During meiosis, formation of double-strand breaks (DSBs) and repair by homologous recombination between homologs creates crossovers (COs) that facilitate chromosome segregation. CO formation is tightly regulated to ensure the integrity of this process. The DNA damage response kinases, Ataxia-telangiectasia mutated (ATM) and RAD3-related (ATR) have emerged as key regulators of CO formation in yeast, flies, and mice, influencing DSB formation, repair pathway choice, and cell cycle progression. The molecular networks that ATM and ATR influence during meiosis are still being resolved in other organisms. Here, we show that Caenorhabditis elegans ATM and ATR homologs, ATM-1 and ATL-1 respectively, act at multiple steps in CO formation to ultimately ensure that COs are formed on all chromosomes. We show a role for ATM-1 in regulating the choice of repair template, biasing use of the homologous chromosome instead of the sister chromatid. Our data suggest a model in which ATM-1 and ATL-1 have antagonistic roles in very early repair processing, but are redundantly required for accumulation of the RAD-51 recombinase at DSB sites. We propose that these features of ATM-1 and ATL-1 ensure both CO formation on all chromosomes and accurate repair of additional DSBs.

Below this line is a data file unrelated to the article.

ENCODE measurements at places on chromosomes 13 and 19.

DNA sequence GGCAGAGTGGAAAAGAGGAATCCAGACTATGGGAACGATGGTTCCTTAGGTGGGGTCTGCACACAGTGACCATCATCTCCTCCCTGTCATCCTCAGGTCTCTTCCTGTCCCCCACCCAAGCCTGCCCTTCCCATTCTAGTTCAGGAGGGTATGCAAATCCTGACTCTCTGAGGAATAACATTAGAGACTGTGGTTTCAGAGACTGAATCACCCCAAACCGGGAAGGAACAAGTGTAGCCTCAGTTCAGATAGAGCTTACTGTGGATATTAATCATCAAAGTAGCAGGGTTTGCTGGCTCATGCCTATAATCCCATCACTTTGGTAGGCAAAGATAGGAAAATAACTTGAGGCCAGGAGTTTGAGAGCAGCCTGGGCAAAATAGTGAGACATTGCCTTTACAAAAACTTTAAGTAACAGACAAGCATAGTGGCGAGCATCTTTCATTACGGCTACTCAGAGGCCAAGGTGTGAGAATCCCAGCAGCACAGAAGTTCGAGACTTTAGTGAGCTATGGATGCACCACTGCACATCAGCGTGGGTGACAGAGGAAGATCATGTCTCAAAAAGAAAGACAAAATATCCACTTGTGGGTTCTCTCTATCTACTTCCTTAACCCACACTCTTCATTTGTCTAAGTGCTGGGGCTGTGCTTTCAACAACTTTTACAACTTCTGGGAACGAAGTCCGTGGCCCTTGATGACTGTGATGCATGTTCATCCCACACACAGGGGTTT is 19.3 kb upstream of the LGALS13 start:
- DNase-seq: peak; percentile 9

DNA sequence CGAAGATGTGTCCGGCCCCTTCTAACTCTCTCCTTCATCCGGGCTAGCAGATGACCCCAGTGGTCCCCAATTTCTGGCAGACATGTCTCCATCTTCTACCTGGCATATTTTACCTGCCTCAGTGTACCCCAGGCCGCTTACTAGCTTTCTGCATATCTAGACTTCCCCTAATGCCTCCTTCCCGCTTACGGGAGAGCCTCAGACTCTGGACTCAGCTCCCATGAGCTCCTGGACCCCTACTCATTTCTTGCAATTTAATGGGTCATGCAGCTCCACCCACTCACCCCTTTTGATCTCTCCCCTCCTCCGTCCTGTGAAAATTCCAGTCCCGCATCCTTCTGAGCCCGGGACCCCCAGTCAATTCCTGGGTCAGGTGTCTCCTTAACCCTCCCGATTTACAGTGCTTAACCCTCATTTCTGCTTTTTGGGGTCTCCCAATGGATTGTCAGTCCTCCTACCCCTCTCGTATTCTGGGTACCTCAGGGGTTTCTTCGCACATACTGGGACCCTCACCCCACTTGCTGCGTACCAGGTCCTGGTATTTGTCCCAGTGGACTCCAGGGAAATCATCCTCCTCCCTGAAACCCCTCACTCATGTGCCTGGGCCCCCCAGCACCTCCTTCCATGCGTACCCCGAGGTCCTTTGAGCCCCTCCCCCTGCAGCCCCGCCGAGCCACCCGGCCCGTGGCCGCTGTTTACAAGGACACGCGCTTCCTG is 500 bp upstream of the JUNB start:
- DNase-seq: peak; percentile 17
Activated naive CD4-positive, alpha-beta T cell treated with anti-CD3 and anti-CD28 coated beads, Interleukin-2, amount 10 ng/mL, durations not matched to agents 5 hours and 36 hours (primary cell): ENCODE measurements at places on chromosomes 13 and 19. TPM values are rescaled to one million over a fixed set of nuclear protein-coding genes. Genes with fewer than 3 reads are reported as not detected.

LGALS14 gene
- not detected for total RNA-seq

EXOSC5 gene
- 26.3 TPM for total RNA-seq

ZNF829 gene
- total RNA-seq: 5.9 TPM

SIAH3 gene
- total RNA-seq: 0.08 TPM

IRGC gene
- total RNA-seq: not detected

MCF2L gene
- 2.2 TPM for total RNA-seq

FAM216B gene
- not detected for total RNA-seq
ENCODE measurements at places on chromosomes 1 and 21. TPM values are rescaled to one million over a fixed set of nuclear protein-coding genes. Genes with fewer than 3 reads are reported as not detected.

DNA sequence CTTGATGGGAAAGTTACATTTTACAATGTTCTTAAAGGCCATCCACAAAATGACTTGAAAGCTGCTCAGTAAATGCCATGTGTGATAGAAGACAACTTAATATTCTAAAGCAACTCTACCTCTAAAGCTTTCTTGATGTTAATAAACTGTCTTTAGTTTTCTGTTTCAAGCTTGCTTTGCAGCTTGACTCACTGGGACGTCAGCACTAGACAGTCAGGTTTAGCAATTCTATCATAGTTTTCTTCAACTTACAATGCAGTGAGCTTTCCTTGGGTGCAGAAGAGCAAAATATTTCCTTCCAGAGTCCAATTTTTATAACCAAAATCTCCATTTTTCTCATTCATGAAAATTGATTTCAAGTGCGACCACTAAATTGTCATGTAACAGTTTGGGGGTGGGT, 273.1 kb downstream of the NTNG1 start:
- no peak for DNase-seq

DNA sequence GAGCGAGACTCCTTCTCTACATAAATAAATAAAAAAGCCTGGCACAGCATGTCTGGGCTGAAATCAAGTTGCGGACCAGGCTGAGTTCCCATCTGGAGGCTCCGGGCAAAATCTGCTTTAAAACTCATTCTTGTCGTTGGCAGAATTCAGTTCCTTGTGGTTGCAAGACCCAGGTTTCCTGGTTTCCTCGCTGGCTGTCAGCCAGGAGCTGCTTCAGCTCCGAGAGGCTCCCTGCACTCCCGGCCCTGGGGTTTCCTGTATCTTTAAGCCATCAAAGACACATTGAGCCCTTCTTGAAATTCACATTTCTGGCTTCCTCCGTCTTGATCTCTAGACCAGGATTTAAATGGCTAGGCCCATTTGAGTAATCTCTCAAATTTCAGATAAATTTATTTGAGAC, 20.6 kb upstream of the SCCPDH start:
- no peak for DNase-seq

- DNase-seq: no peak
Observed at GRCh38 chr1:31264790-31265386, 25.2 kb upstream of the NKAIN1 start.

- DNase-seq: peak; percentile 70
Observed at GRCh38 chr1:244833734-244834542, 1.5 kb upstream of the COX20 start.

Keywords: ATM; ATR; C. elegans; DSB repair; meiosis.
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